I’ll assume most of you will just roll your eyes at this title. After all, links are an essential part of the World Wide Web. Not even Emacs is safe from underlined text taking you elsewhere when clicking it. Except that sometimes an ordinary click won’t do and will just position point at the clicked position whereas a middle-click activates the link. To understand what exactly is going wrong there, I’ll go a bit more into depth than usual.
First of all, Emacs doesn’t call clickable text links. This is to be expected as it predates a hefty amount of technology we’re used to, but can throw off beginners who don’t know they’ll want to use the button package. The only problem being there that clickable text produced this way will not obey the convention of an ordinary click activating the link…
I’ve accidentally found the solution to this problem when staring at the code of info.el, wondering how it did achieve this feat of making its references behave like the links I was used to:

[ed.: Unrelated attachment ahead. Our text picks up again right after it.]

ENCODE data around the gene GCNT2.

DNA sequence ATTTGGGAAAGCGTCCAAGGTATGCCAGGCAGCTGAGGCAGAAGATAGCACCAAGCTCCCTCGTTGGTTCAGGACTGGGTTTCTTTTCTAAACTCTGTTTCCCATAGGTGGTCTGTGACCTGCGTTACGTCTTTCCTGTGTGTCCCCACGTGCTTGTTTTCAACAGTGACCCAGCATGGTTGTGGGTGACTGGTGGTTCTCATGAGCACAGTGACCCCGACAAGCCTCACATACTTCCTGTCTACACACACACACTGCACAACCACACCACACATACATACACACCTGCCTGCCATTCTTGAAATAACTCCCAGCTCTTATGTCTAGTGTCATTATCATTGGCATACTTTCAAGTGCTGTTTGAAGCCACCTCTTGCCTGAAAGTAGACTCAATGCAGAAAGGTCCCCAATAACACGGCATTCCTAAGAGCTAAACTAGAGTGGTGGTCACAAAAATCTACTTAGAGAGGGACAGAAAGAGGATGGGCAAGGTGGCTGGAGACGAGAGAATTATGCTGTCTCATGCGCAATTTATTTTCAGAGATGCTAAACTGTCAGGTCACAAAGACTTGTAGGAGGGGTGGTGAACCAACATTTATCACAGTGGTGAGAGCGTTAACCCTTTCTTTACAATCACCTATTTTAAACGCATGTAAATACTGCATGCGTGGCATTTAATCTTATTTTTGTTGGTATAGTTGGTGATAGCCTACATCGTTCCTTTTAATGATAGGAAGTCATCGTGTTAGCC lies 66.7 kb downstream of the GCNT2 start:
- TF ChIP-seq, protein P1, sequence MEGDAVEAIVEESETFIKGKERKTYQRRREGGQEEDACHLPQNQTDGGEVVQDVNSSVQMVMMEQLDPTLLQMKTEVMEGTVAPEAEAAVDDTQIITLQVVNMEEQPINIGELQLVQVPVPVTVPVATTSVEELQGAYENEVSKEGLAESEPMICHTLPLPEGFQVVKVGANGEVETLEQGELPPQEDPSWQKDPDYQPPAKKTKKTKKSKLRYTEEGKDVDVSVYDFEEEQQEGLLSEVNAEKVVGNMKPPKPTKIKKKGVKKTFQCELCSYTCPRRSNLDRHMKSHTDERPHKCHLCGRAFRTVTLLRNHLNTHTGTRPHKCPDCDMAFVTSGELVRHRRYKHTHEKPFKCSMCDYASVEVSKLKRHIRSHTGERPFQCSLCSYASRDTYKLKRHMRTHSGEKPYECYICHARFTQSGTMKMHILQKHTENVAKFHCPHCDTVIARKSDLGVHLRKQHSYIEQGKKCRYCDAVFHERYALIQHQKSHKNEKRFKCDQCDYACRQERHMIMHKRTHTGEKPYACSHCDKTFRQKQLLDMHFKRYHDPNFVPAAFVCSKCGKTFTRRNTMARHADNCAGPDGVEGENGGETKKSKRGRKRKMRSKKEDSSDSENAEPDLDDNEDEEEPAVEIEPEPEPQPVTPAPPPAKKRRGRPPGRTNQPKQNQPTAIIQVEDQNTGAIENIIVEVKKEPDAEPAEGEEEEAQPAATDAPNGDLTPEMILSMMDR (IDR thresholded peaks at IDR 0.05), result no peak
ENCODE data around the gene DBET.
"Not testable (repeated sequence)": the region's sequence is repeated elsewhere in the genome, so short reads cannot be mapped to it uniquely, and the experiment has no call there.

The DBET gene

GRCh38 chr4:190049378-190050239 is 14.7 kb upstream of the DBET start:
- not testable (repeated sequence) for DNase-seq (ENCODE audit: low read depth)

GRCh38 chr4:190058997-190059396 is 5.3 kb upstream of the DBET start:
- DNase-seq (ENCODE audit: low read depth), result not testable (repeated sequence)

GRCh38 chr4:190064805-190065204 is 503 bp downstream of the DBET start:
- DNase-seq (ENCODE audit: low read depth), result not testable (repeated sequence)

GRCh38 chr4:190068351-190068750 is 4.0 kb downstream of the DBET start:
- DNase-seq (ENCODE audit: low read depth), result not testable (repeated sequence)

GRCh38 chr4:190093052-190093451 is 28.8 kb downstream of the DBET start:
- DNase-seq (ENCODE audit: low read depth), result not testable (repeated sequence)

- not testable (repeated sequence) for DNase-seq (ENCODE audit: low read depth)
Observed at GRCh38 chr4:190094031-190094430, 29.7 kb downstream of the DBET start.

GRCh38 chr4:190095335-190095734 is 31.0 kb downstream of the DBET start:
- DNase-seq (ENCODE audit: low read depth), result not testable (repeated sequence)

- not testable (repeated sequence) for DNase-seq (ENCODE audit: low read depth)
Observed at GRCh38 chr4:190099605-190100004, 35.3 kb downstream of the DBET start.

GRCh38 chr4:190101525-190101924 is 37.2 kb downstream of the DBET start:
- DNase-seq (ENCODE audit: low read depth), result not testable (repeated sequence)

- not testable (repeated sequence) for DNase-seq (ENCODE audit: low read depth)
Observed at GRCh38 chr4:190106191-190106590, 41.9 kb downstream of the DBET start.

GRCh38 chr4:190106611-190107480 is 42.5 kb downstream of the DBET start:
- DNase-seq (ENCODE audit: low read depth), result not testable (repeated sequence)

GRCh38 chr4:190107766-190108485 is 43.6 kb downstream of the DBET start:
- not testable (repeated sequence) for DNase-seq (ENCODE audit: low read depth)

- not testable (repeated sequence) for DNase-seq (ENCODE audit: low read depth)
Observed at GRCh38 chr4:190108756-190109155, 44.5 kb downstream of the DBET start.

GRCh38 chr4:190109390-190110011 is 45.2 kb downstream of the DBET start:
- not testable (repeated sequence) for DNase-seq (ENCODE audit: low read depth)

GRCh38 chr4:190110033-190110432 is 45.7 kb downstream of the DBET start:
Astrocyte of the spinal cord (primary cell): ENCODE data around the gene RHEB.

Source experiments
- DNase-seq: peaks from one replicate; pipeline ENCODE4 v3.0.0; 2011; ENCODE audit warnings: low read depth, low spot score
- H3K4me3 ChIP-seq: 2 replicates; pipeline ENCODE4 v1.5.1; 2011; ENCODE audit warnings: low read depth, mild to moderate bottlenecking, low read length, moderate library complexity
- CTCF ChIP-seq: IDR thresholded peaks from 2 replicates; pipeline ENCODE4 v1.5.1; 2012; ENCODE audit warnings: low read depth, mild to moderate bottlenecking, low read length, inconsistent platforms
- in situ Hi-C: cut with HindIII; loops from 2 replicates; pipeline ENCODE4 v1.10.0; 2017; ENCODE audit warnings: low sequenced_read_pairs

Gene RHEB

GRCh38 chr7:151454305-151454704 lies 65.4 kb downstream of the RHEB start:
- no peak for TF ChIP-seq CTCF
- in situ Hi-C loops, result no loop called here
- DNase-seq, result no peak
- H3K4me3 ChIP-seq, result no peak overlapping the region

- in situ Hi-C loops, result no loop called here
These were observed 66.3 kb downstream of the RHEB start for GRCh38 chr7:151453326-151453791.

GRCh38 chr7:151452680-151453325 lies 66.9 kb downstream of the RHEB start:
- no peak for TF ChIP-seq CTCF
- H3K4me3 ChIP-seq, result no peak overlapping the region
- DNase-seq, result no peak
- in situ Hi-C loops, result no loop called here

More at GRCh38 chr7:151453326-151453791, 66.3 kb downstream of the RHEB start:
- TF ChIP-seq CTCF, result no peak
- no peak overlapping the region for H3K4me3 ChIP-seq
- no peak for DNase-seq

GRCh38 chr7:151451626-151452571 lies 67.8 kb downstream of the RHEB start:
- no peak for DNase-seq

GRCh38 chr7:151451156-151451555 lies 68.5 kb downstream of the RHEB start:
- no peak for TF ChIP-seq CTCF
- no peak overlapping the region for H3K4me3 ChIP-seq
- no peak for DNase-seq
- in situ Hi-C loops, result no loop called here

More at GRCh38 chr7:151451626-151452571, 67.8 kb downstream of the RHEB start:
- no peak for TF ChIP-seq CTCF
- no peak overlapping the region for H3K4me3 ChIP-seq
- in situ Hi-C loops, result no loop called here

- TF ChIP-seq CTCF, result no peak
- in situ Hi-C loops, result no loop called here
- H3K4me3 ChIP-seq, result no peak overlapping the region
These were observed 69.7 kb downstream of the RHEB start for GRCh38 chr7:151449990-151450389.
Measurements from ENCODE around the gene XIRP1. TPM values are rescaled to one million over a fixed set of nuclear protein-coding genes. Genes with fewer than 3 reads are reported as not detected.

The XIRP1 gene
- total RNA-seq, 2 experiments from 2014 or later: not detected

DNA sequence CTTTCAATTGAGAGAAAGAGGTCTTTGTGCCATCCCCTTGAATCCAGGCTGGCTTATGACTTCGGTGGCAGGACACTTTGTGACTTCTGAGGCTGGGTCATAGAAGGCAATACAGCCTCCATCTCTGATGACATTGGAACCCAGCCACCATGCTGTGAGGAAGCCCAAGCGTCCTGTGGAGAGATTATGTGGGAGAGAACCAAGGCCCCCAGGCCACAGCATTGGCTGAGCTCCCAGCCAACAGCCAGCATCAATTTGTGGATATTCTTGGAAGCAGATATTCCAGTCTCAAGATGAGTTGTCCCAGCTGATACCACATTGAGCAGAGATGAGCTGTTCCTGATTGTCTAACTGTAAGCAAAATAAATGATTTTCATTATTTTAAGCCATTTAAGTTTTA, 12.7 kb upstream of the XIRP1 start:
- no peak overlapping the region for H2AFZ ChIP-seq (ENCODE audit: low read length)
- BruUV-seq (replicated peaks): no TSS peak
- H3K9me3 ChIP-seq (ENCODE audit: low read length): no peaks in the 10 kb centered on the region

(define-key map [follow-link] 'mouse-face)
It isn’t unheard of for Emacs to know unusual symbols representing keys on exotic keyboards, but follow-link is new to me. Even more so is putting a face into the definition part. The manual doesn’t know of this being a valid value for keybindings either. Unbinding that definition did make normal clicks no longer work, so I did search the sources to find the following:
(defun mouse-on-link-p (pos) "..." (let ((action (and (or (not (consp pos)) mouse-1-click-in-non-selected-windows (eq (selected-window) (posn-window pos))) (or (mouse-posn-property pos 'follow-link) (let ((area (posn-area pos))) (when area (key-binding (vector area 'follow-link) nil t pos))) (key-binding [follow-link] nil t pos))))) (cond ((eq action 'mouse-face) (and (mouse-posn-property pos 'mouse-face) t)) ((functionp action) ;; FIXME: This seems questionable if the click is not in a buffer. ;; Should we instead decide that `action' takes a `posn'? (if (consp pos) (with-current-buffer (window-buffer (posn-window pos)) (funcall action (posn-point pos))) (funcall action pos))) (t action))))
Looks like this predicate checks whether there’s a follow-link property or key binding at the position, then explicitly compares its value with mouse-face. Mystery solved. As for why they did it that way, my hunch is on the mouse handling code being an incredible mess and adding extra meaning to keymaps did allow them to easily define alternative clicking behaviour for an entire mode. As usual, the manual explains the finer details.